Kings Blog and Q&A

News, observations and reader questions about the Sacramento Kings and the NBA.

November 28, 2008
Opening tip: The Kings and their leadership issue

Kings (5-12) at Jazz (10-6)

Scoring: Kings 11th (99.3), Jazz 10th (99.4).
Shooting: Kings fourth (48.2 percent), Jazz third (48.4).
Scoring defense: Kings 27th (104.8), Jazz 11th (95.9).
Shooting defense: Kings 29th (47.7 percent), Jazz tied for 16th (45.3).
Assists: Kings ninth (21.1), Jazz first (24.9).

The links: Jazz coverage in the Salt Lake Tribune and Deseret News.
The almanac: On this date in 1992, Cavaliers coach Lenny Wilkens was involved in his 2,500th regular-season or playoff game as a player or coach, joining Don Nelson at that plateau. On this date in 1992, Larry Brown of the Clippers recorded his 400th coaching victory.


I stayed for Reggie Theus' post-game news conference Wednesday rather than go straight to the locker room, so I missed the quick-departing Brad Miller and was unable to ask about getting a technical in overtime against the Nets. But I did ask Theus.

"It's bad timing," the coach said. "Bad timing."

Not terribly critical, but not letting Miller off the hook either. Diplomatically critical. That probably translates into Theus being 100 percent bothered and not wanting to publicly bury one of his veterans on a night when Theus tore into players at halftime and then again after the Kings snatched defeat from the jaws of victory and handed the game to the Nets. Reggie could easily have said "Emotions are part of the game" or some such line, except that he was very on edge and not interested in giving Miller an out.

It may not even be about Miller specifically (then again: one-point lead in overtime against a bad team playing the second night of a back-to-back, taking a frustration tech rather than walking away, maybe it was all about him.) It may just be the latest example of a team lacking leadership.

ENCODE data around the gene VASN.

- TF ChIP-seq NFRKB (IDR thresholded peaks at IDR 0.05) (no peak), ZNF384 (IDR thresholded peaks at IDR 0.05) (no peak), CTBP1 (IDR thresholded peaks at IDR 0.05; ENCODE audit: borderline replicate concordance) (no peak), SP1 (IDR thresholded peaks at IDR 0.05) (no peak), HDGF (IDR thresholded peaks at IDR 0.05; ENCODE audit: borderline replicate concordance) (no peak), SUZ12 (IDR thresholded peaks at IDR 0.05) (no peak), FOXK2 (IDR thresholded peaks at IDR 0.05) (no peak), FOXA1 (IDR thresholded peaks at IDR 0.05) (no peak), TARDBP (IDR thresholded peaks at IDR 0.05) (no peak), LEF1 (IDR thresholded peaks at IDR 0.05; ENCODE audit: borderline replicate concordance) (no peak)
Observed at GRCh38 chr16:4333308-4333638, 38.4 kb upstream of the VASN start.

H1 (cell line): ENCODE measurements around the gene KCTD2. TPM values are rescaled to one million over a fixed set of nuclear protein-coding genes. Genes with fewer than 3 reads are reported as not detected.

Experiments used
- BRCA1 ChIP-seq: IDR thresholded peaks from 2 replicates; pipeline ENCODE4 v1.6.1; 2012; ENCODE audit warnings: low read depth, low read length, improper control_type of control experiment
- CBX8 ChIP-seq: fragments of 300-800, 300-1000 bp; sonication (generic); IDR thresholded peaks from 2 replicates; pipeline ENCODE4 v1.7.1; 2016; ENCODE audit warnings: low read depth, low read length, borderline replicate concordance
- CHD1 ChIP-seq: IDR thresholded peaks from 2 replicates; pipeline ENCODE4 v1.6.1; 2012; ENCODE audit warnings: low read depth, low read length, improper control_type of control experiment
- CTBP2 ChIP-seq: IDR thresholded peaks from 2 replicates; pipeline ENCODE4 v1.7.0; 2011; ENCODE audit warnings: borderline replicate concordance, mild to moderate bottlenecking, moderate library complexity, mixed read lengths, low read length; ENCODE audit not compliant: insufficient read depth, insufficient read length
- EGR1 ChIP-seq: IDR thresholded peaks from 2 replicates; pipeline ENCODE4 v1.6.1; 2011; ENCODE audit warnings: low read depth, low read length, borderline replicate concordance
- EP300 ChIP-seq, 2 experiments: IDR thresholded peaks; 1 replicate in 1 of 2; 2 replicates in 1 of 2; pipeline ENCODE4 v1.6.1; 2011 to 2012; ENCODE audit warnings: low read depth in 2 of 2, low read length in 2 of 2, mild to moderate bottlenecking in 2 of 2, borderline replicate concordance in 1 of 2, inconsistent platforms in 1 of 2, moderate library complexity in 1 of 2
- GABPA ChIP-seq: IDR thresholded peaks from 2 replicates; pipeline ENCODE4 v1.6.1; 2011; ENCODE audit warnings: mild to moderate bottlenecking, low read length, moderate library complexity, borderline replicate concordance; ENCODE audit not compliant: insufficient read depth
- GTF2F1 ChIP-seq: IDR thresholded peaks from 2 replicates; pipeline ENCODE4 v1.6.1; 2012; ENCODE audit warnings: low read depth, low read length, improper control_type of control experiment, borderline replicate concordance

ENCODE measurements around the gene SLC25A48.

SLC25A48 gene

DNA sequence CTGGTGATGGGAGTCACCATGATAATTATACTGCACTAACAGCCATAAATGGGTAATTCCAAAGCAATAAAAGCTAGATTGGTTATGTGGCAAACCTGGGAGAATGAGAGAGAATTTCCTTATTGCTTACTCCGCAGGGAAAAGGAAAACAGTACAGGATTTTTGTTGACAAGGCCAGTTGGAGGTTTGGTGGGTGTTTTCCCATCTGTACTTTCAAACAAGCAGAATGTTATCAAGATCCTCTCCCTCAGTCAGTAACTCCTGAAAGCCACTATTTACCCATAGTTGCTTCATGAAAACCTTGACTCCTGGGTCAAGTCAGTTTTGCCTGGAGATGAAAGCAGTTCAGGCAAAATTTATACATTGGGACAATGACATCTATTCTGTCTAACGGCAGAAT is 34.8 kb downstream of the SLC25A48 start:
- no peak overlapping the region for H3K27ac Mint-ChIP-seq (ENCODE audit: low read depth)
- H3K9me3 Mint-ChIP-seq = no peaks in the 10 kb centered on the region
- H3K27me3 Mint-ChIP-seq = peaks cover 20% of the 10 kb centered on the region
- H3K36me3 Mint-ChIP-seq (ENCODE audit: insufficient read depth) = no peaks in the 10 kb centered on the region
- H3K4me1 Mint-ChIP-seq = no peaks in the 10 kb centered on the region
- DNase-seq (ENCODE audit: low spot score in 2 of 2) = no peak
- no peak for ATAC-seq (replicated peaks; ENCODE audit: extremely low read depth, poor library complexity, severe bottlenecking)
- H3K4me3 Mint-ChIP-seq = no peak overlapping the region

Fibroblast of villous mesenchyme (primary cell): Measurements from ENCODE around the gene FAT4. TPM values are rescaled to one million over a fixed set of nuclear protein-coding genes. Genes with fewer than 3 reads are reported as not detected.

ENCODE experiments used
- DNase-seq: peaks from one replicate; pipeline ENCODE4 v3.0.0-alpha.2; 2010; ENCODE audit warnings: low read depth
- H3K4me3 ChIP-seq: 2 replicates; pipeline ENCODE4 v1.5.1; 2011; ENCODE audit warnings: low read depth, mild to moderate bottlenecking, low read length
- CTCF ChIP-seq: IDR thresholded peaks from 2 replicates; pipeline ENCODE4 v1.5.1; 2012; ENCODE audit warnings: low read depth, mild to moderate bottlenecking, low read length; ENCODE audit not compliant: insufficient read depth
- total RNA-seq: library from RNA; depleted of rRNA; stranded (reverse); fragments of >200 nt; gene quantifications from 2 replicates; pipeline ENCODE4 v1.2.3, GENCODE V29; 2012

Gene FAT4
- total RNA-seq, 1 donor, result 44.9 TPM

A heartless start to the season that was so bad, it looked like April and a team playing out the schedule. Defenders not giving a foul near midcourt to stop a breakaway. The poor discipline of defenders leaving their feet against jump shooters. The worse discipline of defenders being told to stay up on a guy, don't allow a three-pointer, and then backing off and having their man hit a three-pointer. That was Bobby Jackson, one of the best vets, in a critical situation against the Nets. He later accepted blame for getting the proper instructions and not following them.

The Kings have precious few players who will get in the face of a teammate with the kind of accountability good teams need in the locker room. That was apparent again Wednesday and it's relevant again tonight, because help may be on the way with the possible return of Francisco Garcia.

Garcia is policeman No. 1. He will call out a teammate behind the scenes, one of the few who will metaphorically grab someone by the collar and make a point. But he has been out all season with a strained calf, and it's hard to have the same juice when you never play.

The first quote Sam Amick had from Theus in the story in the paper today that focused on Garcia's potential 2008-09 debut: "His competitiveness is something we need desperately. It's his attitude. He's one of the leaders on this team, a verbal, emotional leader."

The Kings have missed the mind-set as much as the talent, in other words.

Jackson is a leader. He's good with the accountability factor.

Miller will assert himself. He's vocal in huddles. But he doesn't do much calling out.

Kevin Martin is growing into the role. He said he wanted to be more of a leader this season, Theus said he expected Martin to be more of a leader, and everyone seems pleased with how that is developing. Martin's quiet personality does not lend itself to much collar grabbing, though. Playing hurt, as he did before finally being forced out by the ankle injury, is leadership. It sets a great example. But it's not much for the police work that is obviously needed.

Maybe Spencer Hawes, who plays with a chip on his shoulder, will grow into the role. Maybe not. Seeing where talent is leading is much easier than projecting a personality. But Hawes has the right attitude.

It only takes a few vets, but so far, one of those few for the Kings has yet to play (Garcia) and another (Martin) is new at asserting himself and has missed more games than he has made. The Garcia return that seems imminent will be a major help. Nothing, though, alters the fact that a roster filled with nice guys is not always such a good thing.

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